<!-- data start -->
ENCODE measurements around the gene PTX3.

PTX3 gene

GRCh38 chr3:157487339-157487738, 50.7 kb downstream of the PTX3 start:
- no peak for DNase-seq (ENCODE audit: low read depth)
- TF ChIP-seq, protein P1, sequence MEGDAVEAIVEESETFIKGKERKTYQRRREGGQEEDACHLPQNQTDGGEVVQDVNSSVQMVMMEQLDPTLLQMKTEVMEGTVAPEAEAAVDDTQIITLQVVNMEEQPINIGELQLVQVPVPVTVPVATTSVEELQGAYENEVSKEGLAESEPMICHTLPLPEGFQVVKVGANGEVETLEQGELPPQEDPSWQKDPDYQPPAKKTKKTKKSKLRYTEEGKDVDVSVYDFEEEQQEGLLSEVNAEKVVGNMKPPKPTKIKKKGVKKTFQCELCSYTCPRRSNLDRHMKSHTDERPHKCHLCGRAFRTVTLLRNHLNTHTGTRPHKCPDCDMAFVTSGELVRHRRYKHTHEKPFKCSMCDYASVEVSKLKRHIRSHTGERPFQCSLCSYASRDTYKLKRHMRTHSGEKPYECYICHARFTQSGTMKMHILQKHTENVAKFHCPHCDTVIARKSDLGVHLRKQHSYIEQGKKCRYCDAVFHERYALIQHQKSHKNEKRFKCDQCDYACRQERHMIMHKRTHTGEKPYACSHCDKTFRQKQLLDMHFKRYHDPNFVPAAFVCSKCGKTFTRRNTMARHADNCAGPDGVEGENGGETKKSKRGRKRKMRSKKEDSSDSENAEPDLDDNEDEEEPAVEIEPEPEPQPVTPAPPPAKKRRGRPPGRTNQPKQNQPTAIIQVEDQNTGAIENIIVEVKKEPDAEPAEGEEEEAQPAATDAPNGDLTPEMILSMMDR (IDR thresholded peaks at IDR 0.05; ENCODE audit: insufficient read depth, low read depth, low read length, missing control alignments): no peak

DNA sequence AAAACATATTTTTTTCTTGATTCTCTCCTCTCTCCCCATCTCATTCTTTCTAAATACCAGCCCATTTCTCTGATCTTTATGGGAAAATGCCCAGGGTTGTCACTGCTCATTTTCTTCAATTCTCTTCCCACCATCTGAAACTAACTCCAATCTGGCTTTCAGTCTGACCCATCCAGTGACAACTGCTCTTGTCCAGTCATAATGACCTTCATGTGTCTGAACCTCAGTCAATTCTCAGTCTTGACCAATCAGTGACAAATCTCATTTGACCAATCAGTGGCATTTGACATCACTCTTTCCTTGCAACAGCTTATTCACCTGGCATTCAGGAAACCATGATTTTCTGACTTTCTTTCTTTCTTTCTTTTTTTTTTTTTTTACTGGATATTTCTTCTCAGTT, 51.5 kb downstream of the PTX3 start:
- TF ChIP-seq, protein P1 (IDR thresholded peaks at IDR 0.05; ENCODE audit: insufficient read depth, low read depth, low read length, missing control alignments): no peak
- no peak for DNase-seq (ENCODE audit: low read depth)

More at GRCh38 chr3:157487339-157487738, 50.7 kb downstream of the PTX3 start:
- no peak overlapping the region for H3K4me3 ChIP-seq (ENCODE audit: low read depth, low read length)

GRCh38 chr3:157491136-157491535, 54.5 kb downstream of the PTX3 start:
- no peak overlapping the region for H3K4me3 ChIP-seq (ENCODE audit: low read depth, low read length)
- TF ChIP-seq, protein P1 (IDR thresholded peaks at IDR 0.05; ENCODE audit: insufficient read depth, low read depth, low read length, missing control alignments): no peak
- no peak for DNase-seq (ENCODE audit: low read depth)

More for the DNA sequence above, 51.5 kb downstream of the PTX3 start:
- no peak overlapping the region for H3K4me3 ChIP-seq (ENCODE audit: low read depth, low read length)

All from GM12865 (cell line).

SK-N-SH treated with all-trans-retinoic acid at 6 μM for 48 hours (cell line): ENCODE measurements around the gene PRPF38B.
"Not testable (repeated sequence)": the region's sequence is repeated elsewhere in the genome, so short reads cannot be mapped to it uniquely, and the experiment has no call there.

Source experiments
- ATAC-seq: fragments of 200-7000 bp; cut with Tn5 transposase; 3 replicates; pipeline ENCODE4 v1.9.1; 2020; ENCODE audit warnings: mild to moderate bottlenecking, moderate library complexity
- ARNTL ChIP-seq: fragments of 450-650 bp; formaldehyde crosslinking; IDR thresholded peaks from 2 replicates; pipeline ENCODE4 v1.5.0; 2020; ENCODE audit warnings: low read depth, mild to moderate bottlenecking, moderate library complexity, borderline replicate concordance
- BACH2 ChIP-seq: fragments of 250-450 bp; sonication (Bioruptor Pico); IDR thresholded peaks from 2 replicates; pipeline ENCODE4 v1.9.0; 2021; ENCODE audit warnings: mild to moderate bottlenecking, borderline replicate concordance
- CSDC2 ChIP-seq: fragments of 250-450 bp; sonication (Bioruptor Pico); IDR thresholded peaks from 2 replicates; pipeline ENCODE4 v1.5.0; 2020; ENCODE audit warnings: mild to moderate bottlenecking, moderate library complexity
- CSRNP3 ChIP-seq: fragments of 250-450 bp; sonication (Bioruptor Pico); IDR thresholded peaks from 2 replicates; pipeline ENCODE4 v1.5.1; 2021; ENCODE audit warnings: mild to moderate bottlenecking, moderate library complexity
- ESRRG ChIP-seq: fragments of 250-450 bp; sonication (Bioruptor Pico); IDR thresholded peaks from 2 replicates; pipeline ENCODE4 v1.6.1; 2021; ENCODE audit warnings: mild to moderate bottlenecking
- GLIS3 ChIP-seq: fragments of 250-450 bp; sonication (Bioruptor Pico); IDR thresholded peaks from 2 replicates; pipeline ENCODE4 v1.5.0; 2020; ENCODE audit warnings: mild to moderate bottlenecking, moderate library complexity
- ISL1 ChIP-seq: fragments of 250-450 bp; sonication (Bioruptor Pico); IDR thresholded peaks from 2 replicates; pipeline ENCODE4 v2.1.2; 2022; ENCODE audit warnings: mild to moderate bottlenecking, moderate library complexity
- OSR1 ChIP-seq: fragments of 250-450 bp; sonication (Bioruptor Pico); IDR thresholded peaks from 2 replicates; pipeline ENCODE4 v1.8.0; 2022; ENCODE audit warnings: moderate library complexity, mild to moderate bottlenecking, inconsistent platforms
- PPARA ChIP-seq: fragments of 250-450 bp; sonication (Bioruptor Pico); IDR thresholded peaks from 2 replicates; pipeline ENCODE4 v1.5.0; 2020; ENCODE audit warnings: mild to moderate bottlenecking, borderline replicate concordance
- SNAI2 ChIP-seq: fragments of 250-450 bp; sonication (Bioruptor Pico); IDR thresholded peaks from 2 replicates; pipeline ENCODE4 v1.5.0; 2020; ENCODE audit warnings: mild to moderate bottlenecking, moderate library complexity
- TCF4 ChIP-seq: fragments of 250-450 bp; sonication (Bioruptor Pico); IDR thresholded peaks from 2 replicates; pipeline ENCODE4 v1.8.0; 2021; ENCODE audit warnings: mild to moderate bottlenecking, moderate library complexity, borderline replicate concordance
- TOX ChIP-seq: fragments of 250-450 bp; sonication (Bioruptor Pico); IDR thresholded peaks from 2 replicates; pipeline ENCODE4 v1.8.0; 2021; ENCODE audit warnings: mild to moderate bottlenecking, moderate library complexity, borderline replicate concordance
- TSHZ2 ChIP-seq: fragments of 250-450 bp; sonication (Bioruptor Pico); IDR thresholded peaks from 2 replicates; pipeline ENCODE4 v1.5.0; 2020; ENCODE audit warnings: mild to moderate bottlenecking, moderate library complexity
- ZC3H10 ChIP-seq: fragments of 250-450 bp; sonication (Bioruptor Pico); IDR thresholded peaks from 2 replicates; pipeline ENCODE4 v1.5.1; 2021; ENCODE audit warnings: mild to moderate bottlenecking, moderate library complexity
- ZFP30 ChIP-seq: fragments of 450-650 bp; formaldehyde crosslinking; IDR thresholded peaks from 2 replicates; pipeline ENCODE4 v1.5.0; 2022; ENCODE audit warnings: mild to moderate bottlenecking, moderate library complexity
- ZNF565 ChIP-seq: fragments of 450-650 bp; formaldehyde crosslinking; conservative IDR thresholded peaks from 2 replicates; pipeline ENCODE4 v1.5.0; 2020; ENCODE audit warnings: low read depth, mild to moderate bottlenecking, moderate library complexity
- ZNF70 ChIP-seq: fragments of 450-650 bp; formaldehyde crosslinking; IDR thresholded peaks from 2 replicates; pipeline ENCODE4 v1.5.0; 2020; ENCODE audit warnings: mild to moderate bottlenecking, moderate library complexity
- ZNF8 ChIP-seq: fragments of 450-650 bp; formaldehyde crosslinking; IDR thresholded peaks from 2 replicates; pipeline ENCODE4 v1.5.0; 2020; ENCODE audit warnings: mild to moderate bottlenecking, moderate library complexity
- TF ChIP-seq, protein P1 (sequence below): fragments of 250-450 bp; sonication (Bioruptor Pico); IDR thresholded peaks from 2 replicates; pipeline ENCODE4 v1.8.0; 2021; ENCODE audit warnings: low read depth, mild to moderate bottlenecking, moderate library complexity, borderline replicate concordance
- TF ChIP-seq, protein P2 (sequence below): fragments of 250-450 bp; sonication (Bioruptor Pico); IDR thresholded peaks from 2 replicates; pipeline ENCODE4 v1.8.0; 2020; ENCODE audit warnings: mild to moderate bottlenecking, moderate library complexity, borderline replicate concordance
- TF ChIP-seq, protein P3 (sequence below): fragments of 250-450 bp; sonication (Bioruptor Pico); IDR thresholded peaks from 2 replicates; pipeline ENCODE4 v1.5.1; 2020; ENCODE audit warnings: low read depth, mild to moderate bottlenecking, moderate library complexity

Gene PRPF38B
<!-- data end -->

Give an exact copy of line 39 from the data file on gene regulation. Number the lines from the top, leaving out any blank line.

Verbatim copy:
- ZNF8 ChIP-seq: fragments of 450-650 bp; formaldehyde crosslinking; IDR thresholded peaks from 2 replicates; pipeline ENCODE4 v1.5.0; 2020; ENCODE audit warnings: mild to moderate bottlenecking, moderate library complexity